One of the mysteries of the English language finally explained.
1A stony coral of the genus Madrepora.
- ‘It is an extraordinary sight, like scattered carpets flung down, rich brown and gold, blue-white and green, with fans of plate coral and the occasional madrepore or staghorn standing above it.’
- ‘The edge of the drop-off is punctuated by large formations of madrepores with contorted outlines.’
- ‘Constructions in madrepore resist rather well the seisms, frequent but with low intensities in the region.’
- ‘As such, coral reefs are created from the accumulation of these madrepores.’
- ‘Their characteristic feature is the mouth, which has two robust incisor teeth that are joined and create a ‘beak’ that can easily break madrepores and pick up tiny algae off the rocks.’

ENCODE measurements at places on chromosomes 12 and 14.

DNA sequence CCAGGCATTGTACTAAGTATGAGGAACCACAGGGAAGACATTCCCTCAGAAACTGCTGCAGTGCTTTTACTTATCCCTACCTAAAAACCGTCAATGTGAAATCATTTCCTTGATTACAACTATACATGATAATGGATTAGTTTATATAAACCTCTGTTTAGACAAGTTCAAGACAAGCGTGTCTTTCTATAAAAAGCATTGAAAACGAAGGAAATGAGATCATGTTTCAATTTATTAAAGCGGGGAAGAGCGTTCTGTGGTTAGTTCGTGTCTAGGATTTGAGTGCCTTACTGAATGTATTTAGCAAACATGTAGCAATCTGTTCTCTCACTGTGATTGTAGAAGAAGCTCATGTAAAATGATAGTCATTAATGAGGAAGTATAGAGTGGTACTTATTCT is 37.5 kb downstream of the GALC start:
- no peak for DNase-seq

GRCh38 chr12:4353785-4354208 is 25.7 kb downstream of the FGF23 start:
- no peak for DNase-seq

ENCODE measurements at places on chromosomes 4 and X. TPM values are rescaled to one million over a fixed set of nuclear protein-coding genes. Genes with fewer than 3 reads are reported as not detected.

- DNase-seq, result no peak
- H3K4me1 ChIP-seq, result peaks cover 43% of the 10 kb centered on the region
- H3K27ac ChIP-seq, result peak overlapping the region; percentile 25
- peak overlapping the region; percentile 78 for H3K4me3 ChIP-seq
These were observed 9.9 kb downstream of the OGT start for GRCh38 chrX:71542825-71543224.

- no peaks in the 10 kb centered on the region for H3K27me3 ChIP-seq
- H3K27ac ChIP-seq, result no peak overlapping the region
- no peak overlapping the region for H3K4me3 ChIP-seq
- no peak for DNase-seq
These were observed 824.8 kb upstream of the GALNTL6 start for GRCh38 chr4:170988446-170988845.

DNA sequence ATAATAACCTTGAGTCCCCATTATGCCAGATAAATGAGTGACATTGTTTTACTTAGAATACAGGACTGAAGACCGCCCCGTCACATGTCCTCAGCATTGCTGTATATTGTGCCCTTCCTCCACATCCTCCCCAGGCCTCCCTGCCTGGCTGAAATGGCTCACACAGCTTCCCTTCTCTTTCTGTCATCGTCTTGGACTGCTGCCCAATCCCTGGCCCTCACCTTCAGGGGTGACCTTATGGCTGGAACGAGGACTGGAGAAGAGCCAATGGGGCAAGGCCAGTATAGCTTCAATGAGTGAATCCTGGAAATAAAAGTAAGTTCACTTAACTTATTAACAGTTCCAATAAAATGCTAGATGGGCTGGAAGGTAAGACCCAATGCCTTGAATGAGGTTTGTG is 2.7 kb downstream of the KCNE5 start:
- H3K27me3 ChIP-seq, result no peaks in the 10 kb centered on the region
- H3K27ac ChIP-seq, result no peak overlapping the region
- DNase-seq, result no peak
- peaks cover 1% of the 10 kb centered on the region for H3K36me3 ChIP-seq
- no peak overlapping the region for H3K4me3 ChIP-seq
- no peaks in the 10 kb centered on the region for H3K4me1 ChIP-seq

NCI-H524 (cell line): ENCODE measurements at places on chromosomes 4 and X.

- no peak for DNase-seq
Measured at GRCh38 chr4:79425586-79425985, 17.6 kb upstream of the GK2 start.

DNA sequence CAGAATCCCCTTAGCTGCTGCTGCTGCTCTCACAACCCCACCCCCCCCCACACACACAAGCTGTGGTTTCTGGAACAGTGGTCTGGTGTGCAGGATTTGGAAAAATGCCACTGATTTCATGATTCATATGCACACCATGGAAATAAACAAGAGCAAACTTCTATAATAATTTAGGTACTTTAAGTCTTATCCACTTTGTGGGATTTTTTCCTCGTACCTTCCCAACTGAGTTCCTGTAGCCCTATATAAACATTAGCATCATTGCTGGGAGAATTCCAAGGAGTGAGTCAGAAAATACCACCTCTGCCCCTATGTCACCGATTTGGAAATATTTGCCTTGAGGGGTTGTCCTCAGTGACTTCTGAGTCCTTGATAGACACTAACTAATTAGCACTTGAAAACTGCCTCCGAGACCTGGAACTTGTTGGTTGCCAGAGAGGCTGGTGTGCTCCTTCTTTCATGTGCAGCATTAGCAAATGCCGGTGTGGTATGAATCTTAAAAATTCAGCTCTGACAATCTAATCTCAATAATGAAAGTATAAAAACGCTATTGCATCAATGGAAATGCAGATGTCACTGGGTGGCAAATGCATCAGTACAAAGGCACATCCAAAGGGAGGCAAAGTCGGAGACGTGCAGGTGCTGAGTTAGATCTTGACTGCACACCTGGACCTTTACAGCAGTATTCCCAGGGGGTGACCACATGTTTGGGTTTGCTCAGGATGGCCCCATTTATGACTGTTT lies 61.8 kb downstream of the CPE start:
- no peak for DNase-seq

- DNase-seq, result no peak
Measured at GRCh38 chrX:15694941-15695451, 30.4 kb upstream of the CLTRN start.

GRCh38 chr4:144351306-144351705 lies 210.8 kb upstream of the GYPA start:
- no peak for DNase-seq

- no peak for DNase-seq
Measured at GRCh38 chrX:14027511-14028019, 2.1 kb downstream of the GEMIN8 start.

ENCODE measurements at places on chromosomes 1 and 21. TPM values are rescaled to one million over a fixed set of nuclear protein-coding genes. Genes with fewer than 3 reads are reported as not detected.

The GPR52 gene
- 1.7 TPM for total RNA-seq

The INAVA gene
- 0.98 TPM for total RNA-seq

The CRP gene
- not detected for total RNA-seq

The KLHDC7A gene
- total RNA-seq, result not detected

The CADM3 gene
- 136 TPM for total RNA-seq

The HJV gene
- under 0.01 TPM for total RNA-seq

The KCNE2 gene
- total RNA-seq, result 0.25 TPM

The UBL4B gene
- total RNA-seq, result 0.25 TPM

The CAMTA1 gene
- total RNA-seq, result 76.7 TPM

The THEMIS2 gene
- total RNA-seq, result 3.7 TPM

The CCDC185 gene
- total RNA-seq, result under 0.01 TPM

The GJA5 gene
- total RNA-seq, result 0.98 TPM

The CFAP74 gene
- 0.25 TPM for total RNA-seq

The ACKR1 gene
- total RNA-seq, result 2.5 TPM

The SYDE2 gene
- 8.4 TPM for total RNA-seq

2The polyp producing the stony coral of the genus Madrepora.
- ‘The local waters offer a wide range of subaquatic wonders including corals, sponges, madrepores, parrot fish and lobsters.’
- ‘They were naturalists, come to see the very first marine aquarium in England, a large collection of madrepores and sea sponges kept in glass cases in the drawing-room of Ashburnham House.’
- ‘The corals and the madrepores that formed 180 million years ago the limestone of the ancient sea bottom, today are the base of the thin layers that keep alive this wide wooded mantle.’
- ‘Glide into a deep blue abyss alive with bright small fish species, moray eels and madrepores.’
- ‘The sea represents the island's major richness: colours, transparency, seabeds teeming with fish, madrepores and sea-sponges.’
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